Errantry: Strange Stories (2012) by Elizabeth Hand
When I started the first story, 'The Maiden Flight of McCauley's Bellerophon', I thought I knew what I was getting. The protagonist, Robbie, begins by reminiscing about his first job, as a security guard at a museum of aviation, and remembering a particular gallery in which a projection of a disembodied head was the main attraction. But the narrative quickly moves away from the obvious creepy angle here and instead weaves a detailed and character-driven tale around Robbie and two of his ex-colleagues; it's certainly uncanny, but evasive about exactly how. The characters – like most of the characters in most of the stories collected here – are middle-aged, not inclined to fantastical speculation, and many of the most effective moments are touching rather than unnerving. 'The Maiden Flight of McCauley's Bellerophon' is unusually lengthy for the first story in an anthology, almost a novella in itself, and it sets the tone for a collection in which the 'strange' is often not what you expect it to be, and the longest stories are the most rewarding and surprising.
'Winter's Wife' is told by a boy whose neighbour, the eccentric Winter, suddenly brings home an inscrutable young Icelandic woman as his wife. Winter meets her on the internet, and our narrator thinks she looks like Björk – it's these humanising touches that make Hand's stories so effective; we identify ourselves in the backdrops, if not the mysterious cloud of hummingbirds in the forest, or the character with an apparent ability to bend nature to her will. 'Uncle Lou' spends so much time establishing the relationship between the main characters, a woman and her flamboyant uncle, that the ending has powerful emotional clout, despite taking a real turn for the fantastic. The brief 'Cruel Up North' is memorable chiefly because it doesn't explain its mysteries – what, for example, might the 'lava fields' be?
There are missteps – or, at least, some stories are weaker than others. 'Hungerford Bridge' – a short scene in which an old friend introduces the narrator to a fantastic creature – feels too thin against the richness of many of the other tales; 'The Far Shore' contains some beautiful moments but goes in a predictable direction, the opposite of the clever feints performed by the strongest stories here; and 'The Return of the Fire Witch' is an oddity, the one slice of high fantasy among a set of what might otherwise, per the subtitle, be termed 'strange stories' in the Robert Aickman sense.
But the jewel in Errantry's crown is 'Near Zennor', a flawless work of art that has to be one of the best short stories (strange or otherwise) I've ever read. It starts with a discovery: Jeffrey, a 'noted architect', is organising clutter belonging to his late wife, Anthea, when he finds a tin containing a bundle of letters and a cheap locket. The letters are in Anthea's hand, all returned to sender; when he investigates the recipient, Robert Bennington, he discovers the man was a children's author later vilified as a paedophile. Disturbed by references to a meeting between Anthea and Robert, and tortured by the idea that she could have been a victim of abuse she never told him about, he journeys to her native England to meet with one of her childhood friends. There, he hears a story that will lead him on a journey through the places of Anthea's past; to Padwithiel farm, near Zennor, and to Bennington's abandoned home.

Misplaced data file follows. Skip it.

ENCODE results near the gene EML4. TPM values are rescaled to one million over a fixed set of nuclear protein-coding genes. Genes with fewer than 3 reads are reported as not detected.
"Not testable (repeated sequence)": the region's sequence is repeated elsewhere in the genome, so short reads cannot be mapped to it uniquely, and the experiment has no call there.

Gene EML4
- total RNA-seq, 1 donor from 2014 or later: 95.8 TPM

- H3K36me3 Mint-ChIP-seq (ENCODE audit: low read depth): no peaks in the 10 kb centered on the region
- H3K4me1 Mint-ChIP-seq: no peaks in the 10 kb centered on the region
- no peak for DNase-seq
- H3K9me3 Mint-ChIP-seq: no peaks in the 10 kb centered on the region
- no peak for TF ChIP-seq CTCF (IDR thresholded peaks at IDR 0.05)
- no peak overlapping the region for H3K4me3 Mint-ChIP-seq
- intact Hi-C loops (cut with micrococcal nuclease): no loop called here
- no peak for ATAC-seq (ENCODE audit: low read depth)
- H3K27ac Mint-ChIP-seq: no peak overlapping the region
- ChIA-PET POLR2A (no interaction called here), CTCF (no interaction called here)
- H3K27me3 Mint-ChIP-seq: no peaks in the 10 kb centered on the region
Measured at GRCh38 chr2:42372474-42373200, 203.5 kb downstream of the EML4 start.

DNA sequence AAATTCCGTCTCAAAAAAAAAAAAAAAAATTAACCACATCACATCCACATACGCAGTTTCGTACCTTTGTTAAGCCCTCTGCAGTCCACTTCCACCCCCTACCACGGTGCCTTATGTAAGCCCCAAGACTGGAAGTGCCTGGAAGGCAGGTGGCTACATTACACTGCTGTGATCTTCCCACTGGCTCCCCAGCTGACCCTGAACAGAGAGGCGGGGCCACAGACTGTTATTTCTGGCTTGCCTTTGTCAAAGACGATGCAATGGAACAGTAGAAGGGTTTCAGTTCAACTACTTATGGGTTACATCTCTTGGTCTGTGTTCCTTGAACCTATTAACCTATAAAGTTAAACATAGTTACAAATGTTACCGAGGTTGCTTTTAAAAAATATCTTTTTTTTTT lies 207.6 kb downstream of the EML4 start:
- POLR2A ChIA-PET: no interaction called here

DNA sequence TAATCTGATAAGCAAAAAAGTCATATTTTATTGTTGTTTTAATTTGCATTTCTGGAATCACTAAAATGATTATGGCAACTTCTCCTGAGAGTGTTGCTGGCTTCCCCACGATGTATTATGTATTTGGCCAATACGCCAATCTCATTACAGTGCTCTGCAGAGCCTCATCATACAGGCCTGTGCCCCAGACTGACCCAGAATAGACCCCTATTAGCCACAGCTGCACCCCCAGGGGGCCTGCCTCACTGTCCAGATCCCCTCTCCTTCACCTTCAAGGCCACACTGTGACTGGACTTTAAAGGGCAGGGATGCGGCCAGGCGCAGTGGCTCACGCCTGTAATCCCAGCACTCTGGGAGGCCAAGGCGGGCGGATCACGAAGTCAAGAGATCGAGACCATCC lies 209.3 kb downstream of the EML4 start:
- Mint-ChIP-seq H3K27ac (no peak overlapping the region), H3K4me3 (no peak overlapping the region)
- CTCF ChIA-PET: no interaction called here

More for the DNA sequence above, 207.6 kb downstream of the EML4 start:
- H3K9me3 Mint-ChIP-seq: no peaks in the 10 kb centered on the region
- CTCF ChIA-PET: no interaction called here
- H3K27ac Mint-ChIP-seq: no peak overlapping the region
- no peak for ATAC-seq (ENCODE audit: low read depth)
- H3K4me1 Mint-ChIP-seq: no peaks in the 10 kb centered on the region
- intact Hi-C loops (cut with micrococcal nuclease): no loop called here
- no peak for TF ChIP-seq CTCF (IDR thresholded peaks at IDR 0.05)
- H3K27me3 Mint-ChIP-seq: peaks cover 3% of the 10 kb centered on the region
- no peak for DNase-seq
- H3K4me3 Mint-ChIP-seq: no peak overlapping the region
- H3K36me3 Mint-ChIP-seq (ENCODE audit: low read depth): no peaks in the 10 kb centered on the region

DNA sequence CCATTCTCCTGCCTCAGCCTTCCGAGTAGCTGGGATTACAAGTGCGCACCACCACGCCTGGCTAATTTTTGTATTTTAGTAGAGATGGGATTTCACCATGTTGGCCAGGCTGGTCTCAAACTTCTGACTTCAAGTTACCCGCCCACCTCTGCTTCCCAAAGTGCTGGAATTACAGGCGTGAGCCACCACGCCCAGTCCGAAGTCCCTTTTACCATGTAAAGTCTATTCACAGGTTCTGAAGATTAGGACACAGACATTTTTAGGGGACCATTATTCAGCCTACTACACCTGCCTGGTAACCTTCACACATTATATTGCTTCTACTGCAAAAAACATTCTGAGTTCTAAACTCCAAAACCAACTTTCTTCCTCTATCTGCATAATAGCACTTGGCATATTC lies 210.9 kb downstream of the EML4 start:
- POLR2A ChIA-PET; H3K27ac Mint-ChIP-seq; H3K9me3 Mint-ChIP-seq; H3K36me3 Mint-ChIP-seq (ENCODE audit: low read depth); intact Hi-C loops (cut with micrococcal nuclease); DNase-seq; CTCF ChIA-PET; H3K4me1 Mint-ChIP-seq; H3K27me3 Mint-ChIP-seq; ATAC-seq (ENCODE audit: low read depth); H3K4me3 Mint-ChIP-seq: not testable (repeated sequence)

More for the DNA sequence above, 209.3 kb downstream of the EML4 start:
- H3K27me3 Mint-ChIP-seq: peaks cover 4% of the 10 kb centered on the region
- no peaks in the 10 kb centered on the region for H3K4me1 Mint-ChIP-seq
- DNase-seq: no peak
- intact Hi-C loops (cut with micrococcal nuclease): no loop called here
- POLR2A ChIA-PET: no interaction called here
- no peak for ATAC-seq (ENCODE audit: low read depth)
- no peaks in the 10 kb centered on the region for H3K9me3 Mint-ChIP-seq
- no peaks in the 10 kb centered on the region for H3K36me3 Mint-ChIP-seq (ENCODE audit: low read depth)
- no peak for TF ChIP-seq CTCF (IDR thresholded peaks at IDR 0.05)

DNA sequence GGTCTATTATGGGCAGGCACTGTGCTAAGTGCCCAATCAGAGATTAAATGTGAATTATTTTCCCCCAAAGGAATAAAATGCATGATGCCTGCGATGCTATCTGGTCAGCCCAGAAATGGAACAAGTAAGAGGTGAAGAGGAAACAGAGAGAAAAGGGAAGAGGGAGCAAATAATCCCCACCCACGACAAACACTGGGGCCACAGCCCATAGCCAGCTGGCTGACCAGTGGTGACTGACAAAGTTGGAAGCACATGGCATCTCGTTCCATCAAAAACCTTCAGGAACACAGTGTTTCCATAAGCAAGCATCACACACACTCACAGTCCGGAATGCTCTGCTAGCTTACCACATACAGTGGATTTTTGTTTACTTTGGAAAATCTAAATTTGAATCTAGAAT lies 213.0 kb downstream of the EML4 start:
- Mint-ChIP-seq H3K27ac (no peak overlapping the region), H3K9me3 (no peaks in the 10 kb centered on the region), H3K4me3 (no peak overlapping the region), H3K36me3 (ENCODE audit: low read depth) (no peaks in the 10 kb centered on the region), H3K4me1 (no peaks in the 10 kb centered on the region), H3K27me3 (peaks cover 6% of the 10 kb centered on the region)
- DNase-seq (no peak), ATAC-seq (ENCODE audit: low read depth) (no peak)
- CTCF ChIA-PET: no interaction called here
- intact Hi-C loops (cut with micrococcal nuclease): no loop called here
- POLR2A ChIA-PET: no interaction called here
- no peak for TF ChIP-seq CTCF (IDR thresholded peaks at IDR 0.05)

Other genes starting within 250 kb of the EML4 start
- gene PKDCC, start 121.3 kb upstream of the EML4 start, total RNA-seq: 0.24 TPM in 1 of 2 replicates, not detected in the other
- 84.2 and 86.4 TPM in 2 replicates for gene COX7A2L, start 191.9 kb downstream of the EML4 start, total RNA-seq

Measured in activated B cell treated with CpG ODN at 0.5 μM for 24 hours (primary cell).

Everything about 'Near Zennor' is absolutely pitch-perfect. The Cornish landscape is lovingly described; there is a true sense of reverence, and an awareness of the power – and menace – of nature runs throughout the whole story. The revelations about Bennington's crimes and reminders of his pariah status mean there's also an underlying current of real horror that has nothing to do with unexplained phenomena. Hand captures the force of a disquieting experience endured in childhood, how the memory can magnify it, give it the status of a legend. Jeffrey's ordeal at Golovenna Farm induces pure terror without resorting to anything as prosaic as an explanation. And there is a final twist that is shocking, and almost grimly funny, but not histrionic. All in all, it achieves the strange, wonderful duality of feeling perfect and complete but also leaving you wanting more, and more, and more, and it feels so real that I was tempted to google Bennington's Sun Battles books and the Cliff Cottage B&B. (This short interview with Hand gives some fascinating context – not just the fact that she deliberately set out to write an Aickmanesque story (an aim at which, in my opinion, she has absolutely succeeded) but that the three girls' peculiar adventure was, in fact, based on an inexplicable childhood memory of her own.)
'Near Zennor' is the second story in the book, and after finishing it, I had to take a break – to absorb its greatness, and because I was so sure nothing else could even begin to live up to it, I wasn't sure I wanted to read on. It's one of those stories that's so good, it's worth buying the whole book for it alone. Errantry is a strong, unpredictable collection of stories, but 'Near Zennor' is a masterpiece.
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